Mystery spinner Sunil Narine's return will enable a confident Kolkata Knight Riders to tighten the noose when they take on a shaky Mumbai Indians in an Indian Premier League cricket tournament encounter in Kolkata on Wednesday.
Both KKR and defending champions MI were a part of utterly lopsided matches, in their respective tournament openers. While the former clinically decimated Delhi Daredevils by 9 wickets, having bowled out the opposition for a sub-100 score, MI were at the receiving end, with league debutants Rising Pune Supergiants giving them a sound thrashing by a similar 9-wicket margin.
Narine, who had left for the Caribbean after his father's demise, is back in Kolkata, and with clearance from the ICC will like to forge a lethal combination with 45-year-old chinaman exponent Brad Hogg, if both are picked as overseas recruits. In that case, skipper Gautam Gambhir may dump seamer John Hastings, who did bowl well against Daredevils.
Moreover, during India's recent series in Australia, Mumbai Indians captain Rohit Sharma had played the big-bodied Aussie really well.
The other option is to play a batsman short to induct Narine, and in that case, Colin Munro may be made to sit out.
That apart, KKR has the perfect winning combination in place, even though Bangaldeshi all-rounder Shakib Al Hasan isn't able to make the 11 despite a fine performance in the World Twenty20, where he took 10 wickets from seven matches.
This will also be KKR's last match at the Eden Gardens this month, as they will hit the road for six successive away matches, since West Bengal is in the middle of the Assembly polls.
If Mumbai Indians, who had won their two IPL titles at this venue in 2013 and 2015, have to bounce back from their opening match defeat, the onus will be on their batsmen to decode the KKR spinners at their happy hunting venue.
But going by their performance in the last match, their batting looks extremely weak, and unless they get back to the rhythm at the earliest, their defence of the title looks very shaky, even at this early stage.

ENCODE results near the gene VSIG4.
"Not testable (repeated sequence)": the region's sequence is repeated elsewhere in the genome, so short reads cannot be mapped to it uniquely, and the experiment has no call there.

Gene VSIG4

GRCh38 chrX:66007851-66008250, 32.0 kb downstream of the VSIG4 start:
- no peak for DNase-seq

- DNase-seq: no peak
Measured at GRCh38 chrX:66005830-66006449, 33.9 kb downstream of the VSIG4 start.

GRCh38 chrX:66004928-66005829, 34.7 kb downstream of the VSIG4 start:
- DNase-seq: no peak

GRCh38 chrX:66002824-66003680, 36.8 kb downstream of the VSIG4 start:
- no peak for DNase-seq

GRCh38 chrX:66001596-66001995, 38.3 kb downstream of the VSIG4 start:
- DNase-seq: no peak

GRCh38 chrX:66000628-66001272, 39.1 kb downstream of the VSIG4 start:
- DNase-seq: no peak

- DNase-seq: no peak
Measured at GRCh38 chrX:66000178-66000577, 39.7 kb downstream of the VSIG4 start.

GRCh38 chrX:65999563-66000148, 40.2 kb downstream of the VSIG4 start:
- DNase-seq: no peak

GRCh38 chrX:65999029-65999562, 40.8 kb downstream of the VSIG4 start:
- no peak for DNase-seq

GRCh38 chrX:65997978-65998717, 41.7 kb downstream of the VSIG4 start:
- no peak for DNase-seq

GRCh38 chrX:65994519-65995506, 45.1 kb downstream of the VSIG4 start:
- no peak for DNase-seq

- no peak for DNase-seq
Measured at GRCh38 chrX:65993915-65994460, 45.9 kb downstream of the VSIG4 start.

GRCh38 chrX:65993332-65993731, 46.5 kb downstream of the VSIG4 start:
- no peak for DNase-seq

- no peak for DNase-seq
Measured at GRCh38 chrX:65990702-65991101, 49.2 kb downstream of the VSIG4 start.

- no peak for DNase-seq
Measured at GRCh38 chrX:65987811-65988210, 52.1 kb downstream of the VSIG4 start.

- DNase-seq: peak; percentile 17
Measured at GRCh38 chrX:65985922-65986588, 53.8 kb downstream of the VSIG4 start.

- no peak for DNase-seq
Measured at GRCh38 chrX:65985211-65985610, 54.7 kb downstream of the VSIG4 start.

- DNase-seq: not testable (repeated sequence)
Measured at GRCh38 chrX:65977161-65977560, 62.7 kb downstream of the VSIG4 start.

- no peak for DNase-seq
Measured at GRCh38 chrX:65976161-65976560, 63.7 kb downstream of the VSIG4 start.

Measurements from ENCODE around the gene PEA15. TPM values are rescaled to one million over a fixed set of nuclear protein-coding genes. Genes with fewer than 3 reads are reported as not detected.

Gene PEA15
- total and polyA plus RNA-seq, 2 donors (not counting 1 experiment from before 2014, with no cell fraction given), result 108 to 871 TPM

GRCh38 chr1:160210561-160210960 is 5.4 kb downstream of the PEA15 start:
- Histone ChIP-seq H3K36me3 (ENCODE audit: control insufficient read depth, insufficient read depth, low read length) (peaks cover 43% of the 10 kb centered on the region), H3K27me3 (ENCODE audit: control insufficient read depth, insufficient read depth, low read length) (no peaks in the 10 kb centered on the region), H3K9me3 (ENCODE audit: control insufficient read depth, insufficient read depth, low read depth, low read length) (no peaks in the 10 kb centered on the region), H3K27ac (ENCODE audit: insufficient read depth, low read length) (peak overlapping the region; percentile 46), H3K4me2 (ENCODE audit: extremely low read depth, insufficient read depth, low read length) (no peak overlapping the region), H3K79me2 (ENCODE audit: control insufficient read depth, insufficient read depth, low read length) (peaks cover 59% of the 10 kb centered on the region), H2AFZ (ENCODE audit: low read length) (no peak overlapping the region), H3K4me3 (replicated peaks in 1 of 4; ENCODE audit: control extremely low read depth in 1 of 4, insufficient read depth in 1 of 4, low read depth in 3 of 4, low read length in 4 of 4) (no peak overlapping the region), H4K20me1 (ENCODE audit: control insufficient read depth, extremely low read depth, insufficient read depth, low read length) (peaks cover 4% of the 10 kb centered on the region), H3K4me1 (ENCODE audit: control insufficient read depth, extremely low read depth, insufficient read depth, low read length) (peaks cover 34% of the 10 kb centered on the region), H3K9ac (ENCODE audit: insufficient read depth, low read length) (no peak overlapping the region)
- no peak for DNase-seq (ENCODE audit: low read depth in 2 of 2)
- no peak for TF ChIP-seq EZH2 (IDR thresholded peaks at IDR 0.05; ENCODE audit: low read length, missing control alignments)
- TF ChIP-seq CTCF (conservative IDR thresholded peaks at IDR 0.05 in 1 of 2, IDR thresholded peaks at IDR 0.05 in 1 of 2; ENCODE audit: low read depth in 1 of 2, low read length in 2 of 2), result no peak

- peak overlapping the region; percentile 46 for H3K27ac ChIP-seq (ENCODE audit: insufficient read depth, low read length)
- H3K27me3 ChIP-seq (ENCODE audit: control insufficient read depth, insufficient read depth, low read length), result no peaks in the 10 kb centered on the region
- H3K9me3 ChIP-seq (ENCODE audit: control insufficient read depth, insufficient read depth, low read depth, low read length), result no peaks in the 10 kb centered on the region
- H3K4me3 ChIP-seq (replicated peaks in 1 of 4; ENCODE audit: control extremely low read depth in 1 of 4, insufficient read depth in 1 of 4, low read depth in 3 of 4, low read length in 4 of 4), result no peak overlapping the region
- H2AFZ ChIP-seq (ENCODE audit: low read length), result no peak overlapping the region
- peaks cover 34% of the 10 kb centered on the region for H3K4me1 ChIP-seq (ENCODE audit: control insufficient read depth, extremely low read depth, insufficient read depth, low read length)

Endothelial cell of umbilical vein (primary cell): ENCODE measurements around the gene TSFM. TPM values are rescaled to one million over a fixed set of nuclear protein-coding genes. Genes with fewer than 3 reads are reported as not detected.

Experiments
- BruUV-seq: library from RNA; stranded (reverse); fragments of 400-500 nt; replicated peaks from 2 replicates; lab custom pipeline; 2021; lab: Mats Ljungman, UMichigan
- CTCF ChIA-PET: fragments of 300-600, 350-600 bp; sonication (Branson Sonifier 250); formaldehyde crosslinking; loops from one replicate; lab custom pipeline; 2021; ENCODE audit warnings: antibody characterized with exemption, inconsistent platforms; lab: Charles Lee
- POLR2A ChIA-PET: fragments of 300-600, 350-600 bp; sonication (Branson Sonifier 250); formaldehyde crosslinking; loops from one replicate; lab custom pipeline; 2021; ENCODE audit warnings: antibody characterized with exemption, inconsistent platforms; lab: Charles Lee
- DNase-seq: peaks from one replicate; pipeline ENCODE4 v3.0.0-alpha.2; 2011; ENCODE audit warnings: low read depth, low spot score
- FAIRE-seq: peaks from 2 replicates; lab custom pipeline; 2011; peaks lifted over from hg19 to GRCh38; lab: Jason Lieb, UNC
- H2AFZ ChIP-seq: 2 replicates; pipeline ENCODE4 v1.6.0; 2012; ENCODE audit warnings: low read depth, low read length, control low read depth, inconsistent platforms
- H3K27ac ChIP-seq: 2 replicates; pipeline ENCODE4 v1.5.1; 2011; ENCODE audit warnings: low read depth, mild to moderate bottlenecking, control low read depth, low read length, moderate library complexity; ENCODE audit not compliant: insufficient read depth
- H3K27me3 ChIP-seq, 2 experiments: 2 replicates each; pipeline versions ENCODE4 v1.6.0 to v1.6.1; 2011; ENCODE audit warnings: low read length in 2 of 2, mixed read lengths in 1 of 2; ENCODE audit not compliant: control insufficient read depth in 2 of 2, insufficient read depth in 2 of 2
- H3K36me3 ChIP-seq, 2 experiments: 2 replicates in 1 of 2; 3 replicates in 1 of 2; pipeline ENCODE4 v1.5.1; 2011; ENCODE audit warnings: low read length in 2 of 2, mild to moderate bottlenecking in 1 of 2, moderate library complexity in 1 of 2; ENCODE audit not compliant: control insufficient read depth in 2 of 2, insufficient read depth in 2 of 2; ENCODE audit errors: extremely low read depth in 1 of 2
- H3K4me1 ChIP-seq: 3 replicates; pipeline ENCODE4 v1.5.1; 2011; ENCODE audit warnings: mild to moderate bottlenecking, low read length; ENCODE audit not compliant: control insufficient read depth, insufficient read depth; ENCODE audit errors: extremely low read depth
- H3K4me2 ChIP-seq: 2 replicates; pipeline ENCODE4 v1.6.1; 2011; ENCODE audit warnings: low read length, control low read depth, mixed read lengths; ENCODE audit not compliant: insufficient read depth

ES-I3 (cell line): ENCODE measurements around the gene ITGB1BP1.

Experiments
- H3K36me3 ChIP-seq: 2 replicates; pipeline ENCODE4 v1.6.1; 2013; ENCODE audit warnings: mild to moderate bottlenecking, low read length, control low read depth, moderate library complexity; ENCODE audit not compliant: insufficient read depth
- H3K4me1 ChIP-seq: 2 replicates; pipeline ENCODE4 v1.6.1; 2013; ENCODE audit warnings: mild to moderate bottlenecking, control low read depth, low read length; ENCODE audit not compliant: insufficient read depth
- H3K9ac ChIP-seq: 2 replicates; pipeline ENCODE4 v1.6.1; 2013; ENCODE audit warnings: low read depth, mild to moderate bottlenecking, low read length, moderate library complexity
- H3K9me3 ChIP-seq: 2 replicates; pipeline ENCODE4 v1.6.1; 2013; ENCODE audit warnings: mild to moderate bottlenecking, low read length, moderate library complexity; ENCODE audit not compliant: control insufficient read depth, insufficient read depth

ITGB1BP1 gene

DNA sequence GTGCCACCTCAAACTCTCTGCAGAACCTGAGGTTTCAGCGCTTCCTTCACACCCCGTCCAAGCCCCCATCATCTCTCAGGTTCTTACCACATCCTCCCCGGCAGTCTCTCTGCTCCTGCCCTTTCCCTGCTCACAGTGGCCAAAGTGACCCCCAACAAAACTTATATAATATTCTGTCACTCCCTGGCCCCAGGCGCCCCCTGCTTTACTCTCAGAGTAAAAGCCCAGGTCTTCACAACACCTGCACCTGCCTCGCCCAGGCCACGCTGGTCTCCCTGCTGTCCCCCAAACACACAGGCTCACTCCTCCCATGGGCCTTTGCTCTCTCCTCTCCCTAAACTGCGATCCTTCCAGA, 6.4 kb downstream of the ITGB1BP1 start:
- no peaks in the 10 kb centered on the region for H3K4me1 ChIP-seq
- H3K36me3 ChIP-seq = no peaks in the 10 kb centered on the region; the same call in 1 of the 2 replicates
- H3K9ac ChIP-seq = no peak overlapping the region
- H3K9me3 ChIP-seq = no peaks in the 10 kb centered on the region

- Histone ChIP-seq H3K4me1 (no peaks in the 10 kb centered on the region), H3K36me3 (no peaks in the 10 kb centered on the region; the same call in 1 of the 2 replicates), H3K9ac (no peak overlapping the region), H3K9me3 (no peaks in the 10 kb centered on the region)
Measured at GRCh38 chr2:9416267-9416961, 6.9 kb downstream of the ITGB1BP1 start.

After surprisingly deciding to bat on a strip with seam movement and bounce, Mumbai Indians' star batsmen struggled to be down to 68 for 7 in the 16th over, having lost their top four batsmen inside five overs for 30.
It was the feisty Harbhajan Singh who wriggled them out of the hole with an unbeaten 30-ball-45, to prop the total to 121 for 8. But the target proved too little for the likes of Ajinkya Rahane, Faf du Plessis and Kevin Pietersen, who scripted a nine-wicket win in 14.4 overs.
"Hopefully, we will go back and come back with a positive frame of mind. Never thought the ball would do that much having played a lot of cricket here. They swung it a lot and our shot selection wasn't great. We have good memories of Kolkata. It's just the start of the tournament, so no need to panic," Rohit had said.
With their team think-tank boasting the legendary duo of Sachin Tendulkar and Ricky Ponting to go with a star studded line-up captained by Rohit Sharma, there's an overflow of talent in the most decorated dressing room.
But it will be all about channelising them to bring out the best XI, something that had come in for much debate following their debacle at home.
Having impressed in India colours, Jasprit Bumrah struggled, conceding 30 runs without a wicket, while Hardik Pandya (nine from 11 balls) too was unimpressive after being promoted to No 3, giving away the winning runs, leaking 12 in four balls. West Indies big-hitter Kieron Pollard, returning from an injury that kept him out of the World Twenty20, looked out of sorts in his eight balls, scoring just one run.
The exclusion of New Zealand all-rounder Corey Anderson, who could have been a better option in place of Mitchell McClenaghan, also came as a surprise, as did keeping out Gujarat captain and wicket-keeper Parthiv Patel, who has had an impressive domestic season with a century in the last match in the one-day Deodhar Trophy.
Patel also had a fruitful Syed Mushtaq Ali Trophy domestic T20 tournament, where he scored four half-centuries, as he along with Delhi opener Unmukt Chand may vie for a place.
Mumbai Indians may also have to rethink their bowling strategy at the Eden turner and Karnataka leftarm spinner J Suchith, a big turner of the ball, may seem a better option to go with the seasoned Harbhajan.
His charm lies not in his lankiness but in the fact that he has more bones than the normal homo sapien. Blame it on his mother’s cooking skills, which are so good that the rest of the team members usually devour his lunch. More dense than his bone density, he is currently re-learning Hindi and the art of chirping on Twitter. Flew down from Sydney, where he worked as an Editor for a local Indian newspaper, to join News World India. Tony Abbott still misses his company and advice, and in solidarity, he refuses to shave.